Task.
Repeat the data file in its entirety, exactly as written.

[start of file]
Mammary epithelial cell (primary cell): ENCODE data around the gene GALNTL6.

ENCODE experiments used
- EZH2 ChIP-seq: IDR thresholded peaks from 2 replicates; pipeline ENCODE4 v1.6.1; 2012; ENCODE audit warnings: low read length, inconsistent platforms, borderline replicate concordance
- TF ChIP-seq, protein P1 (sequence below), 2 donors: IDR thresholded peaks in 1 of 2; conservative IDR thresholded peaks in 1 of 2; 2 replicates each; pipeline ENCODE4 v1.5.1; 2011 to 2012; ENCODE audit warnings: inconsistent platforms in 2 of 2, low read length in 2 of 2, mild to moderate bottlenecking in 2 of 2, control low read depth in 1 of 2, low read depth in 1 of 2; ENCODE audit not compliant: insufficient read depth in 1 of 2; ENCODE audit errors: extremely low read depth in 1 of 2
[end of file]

Mammary epithelial cell (primary cell): ENCODE data around the gene GALNTL6.

ENCODE experiments used
- EZH2 ChIP-seq: IDR thresholded peaks from 2 replicates; pipeline ENCODE4 v1.6.1; 2012; ENCODE audit warnings: low read length, inconsistent platforms, borderline replicate concordance
- TF ChIP-seq, protein P1 (sequence below), 2 donors: IDR thresholded peaks in 1 of 2; conservative IDR thresholded peaks in 1 of 2; 2 replicates each; pipeline ENCODE4 v1.5.1; 2011 to 2012; ENCODE audit warnings: inconsistent platforms in 2 of 2, low read length in 2 of 2, mild to moderate bottlenecking in 2 of 2, control low read depth in 1 of 2, low read depth in 1 of 2; ENCODE audit not compliant: insufficient read depth in 1 of 2; ENCODE audit errors: extremely low read depth in 1 of 2